Sieferling's confirmation, however, didn't make Wilson feel any better. "My legal paper has been in the public realm for 14 months now and this government has not issued a single document saying it's incorrect. That's scary."
When Wilson then pointed out the alarming content of say Bill 36 to several Tory MLAs and got no reply, he decided to leave the Conservative party. Like thousands of other Albertans he joined the Wildrose Alliance, which has repeatedly called for the repeal of all three contentious pieces of legislation.
Last fall Wilson took his findings on the road for an "informational tour" (and his talks are strictly non-partisan) where he met Joe Anglin, a former U.S. policeman and transmission engineer.
For nearly six years the rural activist and former leader of the Alberta Green Party has lead a concerted public campaign to restore transparency and accountability to the province's deregulated electrical markets. (Watch for an upcoming profile of Anglin.)
The two men immediately hit if off. They now make joint presentations across the province filling entire community halls at often just a week's notice.
"Wilson uses his skills as a lawyer to explain what these bills are doing to ordinary Albertans," says Anglin. "He methodically marches people through the legislation in a way people can understand. It's very powerful."
Anglin, whose conference calls have been monitored by government officials, adds that province's transmission plans "are a boondoggle that make the Liberal sponsorship scandal pale in comparison."
In addition to describing the harrowing legal implications of the power-grabbing bills, Wilson's presentation highlights a number of startling facts often glossed over by Alberta's partisan and sleepy media.
Count the outrages
For starters, a 2009 study by the University of Calgary School of Public Policy found exactly what Wilson found in Bill 50: "There is inadequate attention to the costs of inefficient overbuilding and the consequence of higher than necessary electricity costs for Alberta consumers." The Utility Consumer's Advocate came to the same conclusion.
Second, the Industrial Power Consumers Association of Alberta, which represents 20 industries that consume 30 per cent of the province's power, has repeatedly warned the government that its $16-billion plan to expand transmission lines is unnecessary, uneconomic and unrealistic. It could also drive business out of the province.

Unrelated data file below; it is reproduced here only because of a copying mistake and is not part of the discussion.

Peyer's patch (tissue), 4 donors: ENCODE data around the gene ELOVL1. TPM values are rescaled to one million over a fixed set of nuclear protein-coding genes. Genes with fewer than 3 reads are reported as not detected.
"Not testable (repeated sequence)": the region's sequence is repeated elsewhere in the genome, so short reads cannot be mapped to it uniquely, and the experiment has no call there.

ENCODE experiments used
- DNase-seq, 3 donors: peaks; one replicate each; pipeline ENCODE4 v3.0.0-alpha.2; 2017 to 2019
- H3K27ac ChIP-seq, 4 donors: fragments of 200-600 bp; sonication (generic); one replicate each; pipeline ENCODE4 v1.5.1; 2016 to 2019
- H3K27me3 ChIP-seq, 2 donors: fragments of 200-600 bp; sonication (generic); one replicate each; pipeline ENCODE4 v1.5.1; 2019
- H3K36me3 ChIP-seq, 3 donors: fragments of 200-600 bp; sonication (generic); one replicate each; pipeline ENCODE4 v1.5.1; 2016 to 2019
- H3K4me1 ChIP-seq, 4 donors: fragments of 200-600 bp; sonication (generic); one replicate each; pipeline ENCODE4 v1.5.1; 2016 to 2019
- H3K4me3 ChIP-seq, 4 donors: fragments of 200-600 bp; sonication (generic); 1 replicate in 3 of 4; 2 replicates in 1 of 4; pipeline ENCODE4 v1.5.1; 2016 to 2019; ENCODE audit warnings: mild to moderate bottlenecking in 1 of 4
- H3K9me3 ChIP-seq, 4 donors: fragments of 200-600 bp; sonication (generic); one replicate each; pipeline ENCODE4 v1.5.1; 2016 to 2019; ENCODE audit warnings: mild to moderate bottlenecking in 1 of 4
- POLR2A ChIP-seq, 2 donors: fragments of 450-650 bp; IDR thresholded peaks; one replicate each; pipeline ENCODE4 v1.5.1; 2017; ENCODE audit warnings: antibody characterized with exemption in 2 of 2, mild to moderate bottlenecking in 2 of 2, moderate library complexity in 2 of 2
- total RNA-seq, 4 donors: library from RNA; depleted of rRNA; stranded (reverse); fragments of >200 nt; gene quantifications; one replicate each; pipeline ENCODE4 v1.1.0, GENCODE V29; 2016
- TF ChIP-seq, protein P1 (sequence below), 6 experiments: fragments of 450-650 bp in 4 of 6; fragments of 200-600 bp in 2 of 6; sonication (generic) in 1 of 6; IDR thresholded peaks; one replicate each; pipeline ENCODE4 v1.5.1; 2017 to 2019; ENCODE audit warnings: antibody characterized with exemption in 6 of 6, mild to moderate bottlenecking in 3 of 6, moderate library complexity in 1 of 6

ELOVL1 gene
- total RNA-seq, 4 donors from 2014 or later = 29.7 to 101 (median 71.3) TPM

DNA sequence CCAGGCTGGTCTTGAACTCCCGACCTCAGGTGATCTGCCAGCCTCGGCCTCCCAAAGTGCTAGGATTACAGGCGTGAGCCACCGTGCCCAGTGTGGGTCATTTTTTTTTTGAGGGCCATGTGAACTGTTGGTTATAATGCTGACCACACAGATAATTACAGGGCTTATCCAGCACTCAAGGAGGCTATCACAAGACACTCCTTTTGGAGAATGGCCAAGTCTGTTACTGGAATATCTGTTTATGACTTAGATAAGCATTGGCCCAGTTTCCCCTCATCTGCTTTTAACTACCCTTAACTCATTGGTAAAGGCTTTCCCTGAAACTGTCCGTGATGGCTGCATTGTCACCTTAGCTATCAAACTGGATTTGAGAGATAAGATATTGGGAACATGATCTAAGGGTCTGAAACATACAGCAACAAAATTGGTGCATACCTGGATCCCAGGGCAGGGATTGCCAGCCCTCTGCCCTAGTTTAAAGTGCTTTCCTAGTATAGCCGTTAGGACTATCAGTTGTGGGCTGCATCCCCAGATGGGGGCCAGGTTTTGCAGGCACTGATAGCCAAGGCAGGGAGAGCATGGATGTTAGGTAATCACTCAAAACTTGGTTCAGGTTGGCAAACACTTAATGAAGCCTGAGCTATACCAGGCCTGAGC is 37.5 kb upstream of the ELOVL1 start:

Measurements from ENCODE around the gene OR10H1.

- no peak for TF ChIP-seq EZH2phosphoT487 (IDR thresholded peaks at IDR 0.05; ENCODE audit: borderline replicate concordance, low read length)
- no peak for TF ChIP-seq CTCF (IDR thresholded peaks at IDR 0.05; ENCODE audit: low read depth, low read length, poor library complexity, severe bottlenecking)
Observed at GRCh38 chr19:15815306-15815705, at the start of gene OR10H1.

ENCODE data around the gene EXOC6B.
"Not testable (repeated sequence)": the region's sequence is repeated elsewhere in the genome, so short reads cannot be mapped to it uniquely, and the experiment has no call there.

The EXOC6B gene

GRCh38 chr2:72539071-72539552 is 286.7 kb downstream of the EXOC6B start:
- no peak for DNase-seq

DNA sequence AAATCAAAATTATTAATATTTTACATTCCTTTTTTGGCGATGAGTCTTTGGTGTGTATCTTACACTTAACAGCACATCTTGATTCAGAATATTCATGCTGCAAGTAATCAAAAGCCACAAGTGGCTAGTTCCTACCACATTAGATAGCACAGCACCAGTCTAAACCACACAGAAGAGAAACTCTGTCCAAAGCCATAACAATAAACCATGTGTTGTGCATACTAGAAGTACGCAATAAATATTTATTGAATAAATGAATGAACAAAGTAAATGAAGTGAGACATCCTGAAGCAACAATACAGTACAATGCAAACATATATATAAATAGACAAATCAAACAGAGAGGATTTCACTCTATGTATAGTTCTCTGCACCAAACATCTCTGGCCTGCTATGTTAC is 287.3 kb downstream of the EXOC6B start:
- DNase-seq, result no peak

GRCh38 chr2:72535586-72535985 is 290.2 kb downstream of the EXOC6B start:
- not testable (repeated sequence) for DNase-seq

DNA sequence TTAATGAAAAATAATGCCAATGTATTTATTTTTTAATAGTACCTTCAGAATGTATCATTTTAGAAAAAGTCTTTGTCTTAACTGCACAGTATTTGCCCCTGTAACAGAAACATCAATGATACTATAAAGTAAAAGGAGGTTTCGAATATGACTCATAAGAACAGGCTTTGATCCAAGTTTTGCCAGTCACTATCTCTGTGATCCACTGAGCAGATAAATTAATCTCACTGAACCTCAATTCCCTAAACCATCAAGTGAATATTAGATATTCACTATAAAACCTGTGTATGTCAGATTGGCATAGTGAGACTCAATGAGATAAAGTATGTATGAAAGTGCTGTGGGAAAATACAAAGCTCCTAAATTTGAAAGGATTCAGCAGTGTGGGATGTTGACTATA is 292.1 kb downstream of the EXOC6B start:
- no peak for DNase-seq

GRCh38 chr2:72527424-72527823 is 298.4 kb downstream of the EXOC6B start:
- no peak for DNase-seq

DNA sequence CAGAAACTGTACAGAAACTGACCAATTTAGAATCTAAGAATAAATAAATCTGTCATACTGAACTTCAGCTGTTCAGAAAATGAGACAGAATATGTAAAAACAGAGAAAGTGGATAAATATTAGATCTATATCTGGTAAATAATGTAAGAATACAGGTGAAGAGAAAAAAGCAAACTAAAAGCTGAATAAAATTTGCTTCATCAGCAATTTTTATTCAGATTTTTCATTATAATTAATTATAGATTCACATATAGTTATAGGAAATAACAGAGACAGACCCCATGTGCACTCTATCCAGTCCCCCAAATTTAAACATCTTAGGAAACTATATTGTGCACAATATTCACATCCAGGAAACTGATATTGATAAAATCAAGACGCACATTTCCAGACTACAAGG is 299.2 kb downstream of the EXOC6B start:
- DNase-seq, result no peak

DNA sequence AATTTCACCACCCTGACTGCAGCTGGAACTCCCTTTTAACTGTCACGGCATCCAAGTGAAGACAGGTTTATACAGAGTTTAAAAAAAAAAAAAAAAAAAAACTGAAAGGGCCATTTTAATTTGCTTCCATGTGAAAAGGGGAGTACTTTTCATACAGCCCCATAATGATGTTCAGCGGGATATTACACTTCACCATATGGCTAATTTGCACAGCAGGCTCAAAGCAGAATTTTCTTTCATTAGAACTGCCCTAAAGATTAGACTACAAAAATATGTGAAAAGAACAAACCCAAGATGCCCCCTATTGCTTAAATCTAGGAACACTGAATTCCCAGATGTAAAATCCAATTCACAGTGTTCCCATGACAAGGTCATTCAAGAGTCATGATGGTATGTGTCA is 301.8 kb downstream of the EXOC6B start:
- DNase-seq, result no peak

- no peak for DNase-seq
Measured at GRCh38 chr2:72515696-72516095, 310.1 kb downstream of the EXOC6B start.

"We simply cannot afford this transmission development plan and it is unnecessary... Alberta competitiveness is at risk,” says a damning Oct. 26, 2010 briefing to the Stelmach government.
Moreover IPCAA has described the government statements that there is "substantial risk of brownouts due to lack of transmission" as completely "inaccurate."
Third, in almost every jurisdiction around the world a utility commission transparently uses a public process to determine the need and cost of transmission lines.
But not in Alberta. "The bills centralize decision making and authority in cabinet in Edmonton. It's scary to think that 13 politicans have absolute power over your land, home and business. " (At this point the audience notably gasps and groans.)
Fourth, Wilson (and Anglin too) also makes it clear that the only beneficiaries of the Soviet-like bills as well the uneconomic transmission expansion remain Atco, AltaLink (a Calgary-based firm) and AltaLink's major owner, the Montreal engineering firm SNC Lavalin.
Under Alberta's dysfunctional electrical deregulation policy, Alberta taxpayers must pay for new lines, but AltaLink gets to own them. The company is also guaranteed a nine per cent rate of return.
Although Tory MLAs and employees of AltaLink have been invited to more than 24 meetings to date, none have appeared to challenge Wilson's findings.
After the Wildrose Alliance released a policy paper condemning the bills on Jan. 14, Premier Ed Stelmach announced that the government would review two of the controversial land-use bills, but not Bill 50.
"The intent behind these bills has been wrongly interpreted as an intentional attack on Albertan's private property rights, and nothing could be further from the truth,” Stelmach said a week before his abrupt resignation as premier.
To date Wilson has received but one bizarre government response to his presentation. It consists of a radio transcript of a Wilson interview that contains inserted so-called government "facts."
The facts contain misspellings, incomplete sentences and incoherent ramblings ("MOST of ALL Think why would anyone let alone a government consisting of over 30 rural landowners pass legislation to take way landowner’s rights." [sic]). It was released by MLA Evan Berger’s office.
"It's surreal," says Wilson, who used to work for Alberta's Farmer's Advocate. Wilson remembers the day when all government correspondence had to be vetted by a grammarian.
When a regime or dynasty begins to fail, says Wilson, "the people around the leader are there not because of their skills but because of their loyalty."
At the end of the damning presentation ordinary citizens typically express either dismay or outright rage. (At the Crossfield meeting citizens tellingly condemned Ted Morton's role in drafting the authoritarian Bill 36 at least three times.) But the most overwhelming sentiment appears to be one of guilt.
"They blame themselves for not paying more attention," says the exhausted lawyer. "Democracy is not something you can take for granted and maybe we've done that for too long in this province."
(Full Disclosure: Andrew Nikiforuk is a rural landowner and member of the Livingston Landowners Group. As a taxpayer and long-time landowner's advocate, he is also opposing power line proposals in southern Alberta based on the absence of any public needs assessment and government legislation that attacks property rights.)